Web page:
Archaeology is a domain of work where photographs play a relevant role: here they are used in different phases of the archaeological work for many purposes, some of which are common to other domains or to home usage (e.g., archiving). We focus our attention on one of the initial phases of the archaeological process, namely excavation, since the related activities use photographs in a very particular way and under the constraints of a very demanding physical setting. Moreover, in this phase the use of digitized photographs is recent, and in their adoption they are interestingly combined with photographs printed on paper. This paper presents the results of a study performed at an archaeological site in the south of Italy: it reports the observed collocated collaborative practices surrounding photographs and discusses these practices to identify some functionalities of a supportive technology.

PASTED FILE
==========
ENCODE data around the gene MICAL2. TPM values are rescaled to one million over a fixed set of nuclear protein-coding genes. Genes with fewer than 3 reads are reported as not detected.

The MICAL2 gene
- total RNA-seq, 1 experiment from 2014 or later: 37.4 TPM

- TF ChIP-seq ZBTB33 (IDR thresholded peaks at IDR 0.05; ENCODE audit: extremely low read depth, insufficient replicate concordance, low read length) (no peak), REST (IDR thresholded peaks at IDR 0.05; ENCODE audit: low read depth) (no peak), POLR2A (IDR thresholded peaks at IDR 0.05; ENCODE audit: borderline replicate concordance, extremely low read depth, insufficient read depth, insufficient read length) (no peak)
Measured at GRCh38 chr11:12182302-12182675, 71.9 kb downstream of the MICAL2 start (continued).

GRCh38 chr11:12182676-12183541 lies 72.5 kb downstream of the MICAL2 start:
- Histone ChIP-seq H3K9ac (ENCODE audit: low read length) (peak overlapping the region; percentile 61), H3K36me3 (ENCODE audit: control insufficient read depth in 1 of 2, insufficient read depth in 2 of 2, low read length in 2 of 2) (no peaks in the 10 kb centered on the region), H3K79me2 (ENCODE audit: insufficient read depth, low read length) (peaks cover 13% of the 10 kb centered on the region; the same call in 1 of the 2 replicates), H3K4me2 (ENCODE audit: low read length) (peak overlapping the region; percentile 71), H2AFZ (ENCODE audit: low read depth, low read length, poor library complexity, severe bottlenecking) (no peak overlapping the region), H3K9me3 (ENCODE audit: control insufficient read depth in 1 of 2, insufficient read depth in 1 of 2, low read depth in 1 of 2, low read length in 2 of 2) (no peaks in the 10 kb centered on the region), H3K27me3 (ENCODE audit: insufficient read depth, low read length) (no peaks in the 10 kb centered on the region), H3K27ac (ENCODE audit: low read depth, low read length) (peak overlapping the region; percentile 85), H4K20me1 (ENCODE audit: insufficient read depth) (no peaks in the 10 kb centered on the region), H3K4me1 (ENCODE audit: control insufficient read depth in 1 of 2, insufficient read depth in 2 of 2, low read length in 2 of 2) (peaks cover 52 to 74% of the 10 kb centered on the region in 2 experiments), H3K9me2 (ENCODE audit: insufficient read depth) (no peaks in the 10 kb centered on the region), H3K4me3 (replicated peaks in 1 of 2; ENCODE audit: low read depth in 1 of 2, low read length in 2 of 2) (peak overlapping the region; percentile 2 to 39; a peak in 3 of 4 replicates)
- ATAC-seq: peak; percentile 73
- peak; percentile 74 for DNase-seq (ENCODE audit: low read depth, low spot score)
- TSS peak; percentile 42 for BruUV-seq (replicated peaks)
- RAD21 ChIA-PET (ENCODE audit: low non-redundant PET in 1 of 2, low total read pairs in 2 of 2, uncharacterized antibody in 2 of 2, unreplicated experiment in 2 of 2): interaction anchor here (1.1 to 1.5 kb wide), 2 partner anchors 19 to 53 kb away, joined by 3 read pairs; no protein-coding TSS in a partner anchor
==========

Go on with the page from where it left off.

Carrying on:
Keywords: social practicies; collocated; photo-work; photo-talk; photographs; archaeology
The Concept of 'Work' in CSCW BIBADOI 341-401
  Kjeld Schmidt